The Government explicitly recognised gender equality and the need to support women in low-paid work, including aged care in our submissions on wage cases before the Fair Work Commission, which sets the minimum wages in Australia.

The Australian Government will make improvements to our industrial relations laws to address issues facing women and work, including the gender pay gap.  

We will ban pay secrecy clauses and strengthen reporting on gender pay. We will also work to address harassment in the workplace and legislate a right to 10 days paid family and domestic violence leave.

Australia met its Brisbane Target in February 2020 and while there were fluctuations due to COVID-19, Australia achieved a record low of 7.6 percentage points in July 2022. 

However, women still aren’t working the hours they want to, with underemployment still high.

Addressing the challenges and opportunities in the care economy is foundational to women’s economic participation. 

Gender equality and a responsive, high quality care economy are inextricably linked.

We must acknowledge that for as long as care remains the domain of women, we cannot fully address the challenges in the care economy or achieve gender equality.

We know that women are taking on higher rates of unpaid care. In Australia 7 out of 10 primary carers are women, and hours women spent in unpaid care increased dramatically during COVID. 

We recognise that our economic, industrial and employment settings need to support the sharing of paid and unpaid care work between men and women and challenge the norm that care work is women's business. 

Our Government is committed to Australia re-emerging as a global leader in gender equality.

We will host a Jobs and Skills Summit next week and women’s economic equality is woven through all aspects of the Summit.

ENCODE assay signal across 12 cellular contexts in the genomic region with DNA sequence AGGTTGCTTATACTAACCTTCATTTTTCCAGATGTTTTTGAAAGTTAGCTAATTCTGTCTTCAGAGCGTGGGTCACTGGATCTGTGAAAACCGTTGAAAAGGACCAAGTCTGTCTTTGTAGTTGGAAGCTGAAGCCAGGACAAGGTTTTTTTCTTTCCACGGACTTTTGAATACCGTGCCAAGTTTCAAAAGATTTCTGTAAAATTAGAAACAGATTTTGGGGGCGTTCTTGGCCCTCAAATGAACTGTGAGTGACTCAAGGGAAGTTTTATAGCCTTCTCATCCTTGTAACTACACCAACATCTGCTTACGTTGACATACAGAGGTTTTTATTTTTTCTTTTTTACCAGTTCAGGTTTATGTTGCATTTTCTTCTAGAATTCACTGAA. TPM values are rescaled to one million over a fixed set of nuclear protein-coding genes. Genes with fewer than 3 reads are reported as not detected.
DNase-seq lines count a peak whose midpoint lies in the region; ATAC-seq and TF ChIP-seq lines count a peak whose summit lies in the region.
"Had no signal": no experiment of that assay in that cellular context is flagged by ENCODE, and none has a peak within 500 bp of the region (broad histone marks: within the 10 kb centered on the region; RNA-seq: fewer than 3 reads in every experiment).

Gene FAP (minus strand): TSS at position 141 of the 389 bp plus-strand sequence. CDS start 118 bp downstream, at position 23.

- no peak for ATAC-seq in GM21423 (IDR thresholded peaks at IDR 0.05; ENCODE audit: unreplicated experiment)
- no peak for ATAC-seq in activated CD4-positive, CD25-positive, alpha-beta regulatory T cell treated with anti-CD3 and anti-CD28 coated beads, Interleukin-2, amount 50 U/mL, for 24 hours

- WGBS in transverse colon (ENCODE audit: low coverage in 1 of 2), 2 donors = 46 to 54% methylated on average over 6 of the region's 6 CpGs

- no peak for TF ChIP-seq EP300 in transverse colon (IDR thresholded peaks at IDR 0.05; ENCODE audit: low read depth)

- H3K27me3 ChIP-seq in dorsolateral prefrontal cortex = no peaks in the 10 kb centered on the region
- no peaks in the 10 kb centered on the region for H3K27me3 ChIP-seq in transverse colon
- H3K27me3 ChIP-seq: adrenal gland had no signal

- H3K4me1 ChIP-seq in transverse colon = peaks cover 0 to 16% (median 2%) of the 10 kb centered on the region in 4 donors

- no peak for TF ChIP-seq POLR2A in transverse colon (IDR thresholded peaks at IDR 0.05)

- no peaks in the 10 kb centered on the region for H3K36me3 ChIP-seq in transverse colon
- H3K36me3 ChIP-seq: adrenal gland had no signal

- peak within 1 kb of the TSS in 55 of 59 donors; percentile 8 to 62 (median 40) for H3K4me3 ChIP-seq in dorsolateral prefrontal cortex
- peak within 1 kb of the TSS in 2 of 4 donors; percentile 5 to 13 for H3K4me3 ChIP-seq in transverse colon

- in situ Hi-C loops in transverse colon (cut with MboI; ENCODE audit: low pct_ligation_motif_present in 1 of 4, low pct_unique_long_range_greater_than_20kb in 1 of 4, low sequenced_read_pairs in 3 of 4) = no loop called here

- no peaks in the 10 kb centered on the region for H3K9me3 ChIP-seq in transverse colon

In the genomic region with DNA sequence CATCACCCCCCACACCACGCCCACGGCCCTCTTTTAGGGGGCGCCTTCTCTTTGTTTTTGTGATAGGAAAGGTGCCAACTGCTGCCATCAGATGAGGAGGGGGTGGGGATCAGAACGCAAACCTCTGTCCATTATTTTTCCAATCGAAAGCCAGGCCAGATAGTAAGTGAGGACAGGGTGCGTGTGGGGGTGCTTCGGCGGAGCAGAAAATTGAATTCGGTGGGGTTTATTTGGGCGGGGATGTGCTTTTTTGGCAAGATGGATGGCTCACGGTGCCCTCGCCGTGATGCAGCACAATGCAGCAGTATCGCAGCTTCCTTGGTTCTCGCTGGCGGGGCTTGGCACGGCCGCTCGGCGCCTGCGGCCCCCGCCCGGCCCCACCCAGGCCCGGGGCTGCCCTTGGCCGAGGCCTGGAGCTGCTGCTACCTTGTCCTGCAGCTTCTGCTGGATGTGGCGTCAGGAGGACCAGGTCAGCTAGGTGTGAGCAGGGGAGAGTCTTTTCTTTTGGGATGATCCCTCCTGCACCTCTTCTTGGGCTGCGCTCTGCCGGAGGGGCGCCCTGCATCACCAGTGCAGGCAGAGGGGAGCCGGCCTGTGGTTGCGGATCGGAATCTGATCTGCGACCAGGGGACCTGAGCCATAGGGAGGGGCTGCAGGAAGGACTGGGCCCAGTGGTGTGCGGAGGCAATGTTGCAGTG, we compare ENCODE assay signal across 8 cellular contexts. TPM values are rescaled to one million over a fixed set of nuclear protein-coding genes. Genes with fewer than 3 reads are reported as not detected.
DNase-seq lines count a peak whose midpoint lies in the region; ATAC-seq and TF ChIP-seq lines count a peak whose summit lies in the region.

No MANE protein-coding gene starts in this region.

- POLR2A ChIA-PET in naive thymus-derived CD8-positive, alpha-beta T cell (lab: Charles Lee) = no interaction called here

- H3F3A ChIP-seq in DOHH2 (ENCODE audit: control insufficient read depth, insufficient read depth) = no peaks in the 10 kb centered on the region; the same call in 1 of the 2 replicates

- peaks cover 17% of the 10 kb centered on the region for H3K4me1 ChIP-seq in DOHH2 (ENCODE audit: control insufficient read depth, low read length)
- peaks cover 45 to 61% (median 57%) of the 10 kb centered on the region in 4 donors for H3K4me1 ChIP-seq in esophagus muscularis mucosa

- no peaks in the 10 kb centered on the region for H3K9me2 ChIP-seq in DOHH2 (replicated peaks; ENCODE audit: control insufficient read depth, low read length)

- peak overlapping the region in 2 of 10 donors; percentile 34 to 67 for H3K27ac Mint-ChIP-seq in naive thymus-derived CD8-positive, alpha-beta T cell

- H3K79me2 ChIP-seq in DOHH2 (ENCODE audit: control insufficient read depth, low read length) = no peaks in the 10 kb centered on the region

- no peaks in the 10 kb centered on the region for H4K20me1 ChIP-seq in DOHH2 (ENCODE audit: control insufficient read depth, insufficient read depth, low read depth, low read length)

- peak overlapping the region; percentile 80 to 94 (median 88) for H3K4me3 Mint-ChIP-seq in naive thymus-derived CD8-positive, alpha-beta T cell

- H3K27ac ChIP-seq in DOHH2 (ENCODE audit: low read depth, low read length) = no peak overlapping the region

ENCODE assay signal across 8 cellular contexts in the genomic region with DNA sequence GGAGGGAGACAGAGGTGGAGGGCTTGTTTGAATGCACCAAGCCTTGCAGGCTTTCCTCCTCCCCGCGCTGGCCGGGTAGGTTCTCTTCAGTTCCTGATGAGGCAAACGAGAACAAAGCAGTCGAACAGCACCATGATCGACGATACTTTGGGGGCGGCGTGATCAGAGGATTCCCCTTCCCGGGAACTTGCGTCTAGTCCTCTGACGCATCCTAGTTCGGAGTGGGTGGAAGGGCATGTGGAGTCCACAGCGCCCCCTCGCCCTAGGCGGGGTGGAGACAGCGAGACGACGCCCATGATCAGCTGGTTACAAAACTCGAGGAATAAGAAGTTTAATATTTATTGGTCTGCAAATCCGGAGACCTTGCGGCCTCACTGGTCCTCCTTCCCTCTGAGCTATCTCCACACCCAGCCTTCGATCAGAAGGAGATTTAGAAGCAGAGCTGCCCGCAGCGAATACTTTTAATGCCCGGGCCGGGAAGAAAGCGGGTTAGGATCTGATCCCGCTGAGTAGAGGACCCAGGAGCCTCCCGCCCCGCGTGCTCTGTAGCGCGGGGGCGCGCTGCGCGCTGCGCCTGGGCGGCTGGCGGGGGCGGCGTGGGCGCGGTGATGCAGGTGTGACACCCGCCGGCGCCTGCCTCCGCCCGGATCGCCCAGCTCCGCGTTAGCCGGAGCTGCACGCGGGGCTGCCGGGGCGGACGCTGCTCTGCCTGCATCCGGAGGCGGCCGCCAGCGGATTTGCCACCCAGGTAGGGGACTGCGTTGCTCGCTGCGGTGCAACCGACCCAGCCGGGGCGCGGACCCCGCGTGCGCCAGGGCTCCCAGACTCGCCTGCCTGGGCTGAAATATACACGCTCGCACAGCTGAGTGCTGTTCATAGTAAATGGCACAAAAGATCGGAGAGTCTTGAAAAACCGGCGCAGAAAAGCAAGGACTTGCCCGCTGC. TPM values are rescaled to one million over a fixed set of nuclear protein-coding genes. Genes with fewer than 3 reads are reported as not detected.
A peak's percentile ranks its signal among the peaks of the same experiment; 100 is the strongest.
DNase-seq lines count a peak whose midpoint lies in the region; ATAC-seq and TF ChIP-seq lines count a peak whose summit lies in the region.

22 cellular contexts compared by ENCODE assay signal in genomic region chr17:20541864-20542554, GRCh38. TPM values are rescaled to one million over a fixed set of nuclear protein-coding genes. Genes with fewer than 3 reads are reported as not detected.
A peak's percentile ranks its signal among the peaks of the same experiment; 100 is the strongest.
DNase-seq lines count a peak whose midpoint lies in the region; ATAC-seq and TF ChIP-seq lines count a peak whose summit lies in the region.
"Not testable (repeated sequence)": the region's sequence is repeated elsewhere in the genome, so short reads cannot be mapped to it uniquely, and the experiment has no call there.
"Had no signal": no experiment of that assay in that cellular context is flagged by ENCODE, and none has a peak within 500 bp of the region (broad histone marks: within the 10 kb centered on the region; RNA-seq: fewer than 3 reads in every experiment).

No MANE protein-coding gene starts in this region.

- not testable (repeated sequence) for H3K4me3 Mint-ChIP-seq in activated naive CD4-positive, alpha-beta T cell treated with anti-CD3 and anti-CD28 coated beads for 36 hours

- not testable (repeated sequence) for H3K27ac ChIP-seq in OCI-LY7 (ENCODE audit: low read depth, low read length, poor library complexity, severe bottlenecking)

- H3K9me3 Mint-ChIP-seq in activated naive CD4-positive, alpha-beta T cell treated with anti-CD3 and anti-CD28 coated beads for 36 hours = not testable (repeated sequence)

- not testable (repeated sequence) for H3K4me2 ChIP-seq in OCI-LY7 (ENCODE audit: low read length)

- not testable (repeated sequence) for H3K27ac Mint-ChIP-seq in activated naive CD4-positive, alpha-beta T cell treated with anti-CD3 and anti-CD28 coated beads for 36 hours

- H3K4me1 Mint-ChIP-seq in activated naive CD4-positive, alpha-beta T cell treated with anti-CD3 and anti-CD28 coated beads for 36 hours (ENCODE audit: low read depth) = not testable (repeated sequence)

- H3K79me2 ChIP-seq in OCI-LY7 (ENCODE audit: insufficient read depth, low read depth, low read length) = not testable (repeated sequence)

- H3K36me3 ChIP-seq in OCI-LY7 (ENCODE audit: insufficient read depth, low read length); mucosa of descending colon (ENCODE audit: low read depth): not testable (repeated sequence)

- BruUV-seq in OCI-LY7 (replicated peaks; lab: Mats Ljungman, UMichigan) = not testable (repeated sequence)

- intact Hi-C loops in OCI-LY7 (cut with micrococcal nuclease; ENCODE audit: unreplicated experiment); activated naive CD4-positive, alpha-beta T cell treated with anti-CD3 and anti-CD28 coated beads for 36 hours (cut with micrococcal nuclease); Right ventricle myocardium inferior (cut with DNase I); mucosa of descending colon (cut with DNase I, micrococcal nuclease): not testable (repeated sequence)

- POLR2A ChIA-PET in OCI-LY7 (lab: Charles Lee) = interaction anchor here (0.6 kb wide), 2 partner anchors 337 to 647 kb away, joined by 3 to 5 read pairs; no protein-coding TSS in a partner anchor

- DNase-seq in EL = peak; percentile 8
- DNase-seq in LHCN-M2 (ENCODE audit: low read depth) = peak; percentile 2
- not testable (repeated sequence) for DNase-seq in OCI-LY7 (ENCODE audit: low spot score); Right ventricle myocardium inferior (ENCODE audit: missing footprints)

The Summit will focus on productivity, incomes and shared prosperity. The care economy will be a major focus because we know that it is a critical constraint on women’s economic equality and on our broader economic progress.

We have already committed to improvements in access to early childhood education to make it more affordable and to allow women to work more hours if they wish.

We will also re-introduce gender responsive budgeting and work will begin on Australia's first National Strategy on Gender Equality. 

We recognise there are no immediate solutions to lifting gender equality and addressing the opportunities and constraints in our care economies.

This G20 session, this session, is a key contribution to understanding how we can invest in and reform the care economy so that we can unleash the potential of everyone to participate in the economy in the ways that work for them and which support all people to be cared for with dignity and respect.

I will be listening closely during these proceedings for reflections and learning that I can take back to the Summit and to my work in Australia, and I am committed to sharing Australia’s experiences as well.

Australia is proud to support Indonesia’s G20 Presidency, and to contribute to a globally inclusive pandemic recovery for all.

Thank you very much for the opportunity to contribute to today’s important session.

[ENDS]

Senator the Hon Katy Gallagher, Minister for Finance, Minister for the Public Service, Minister for Women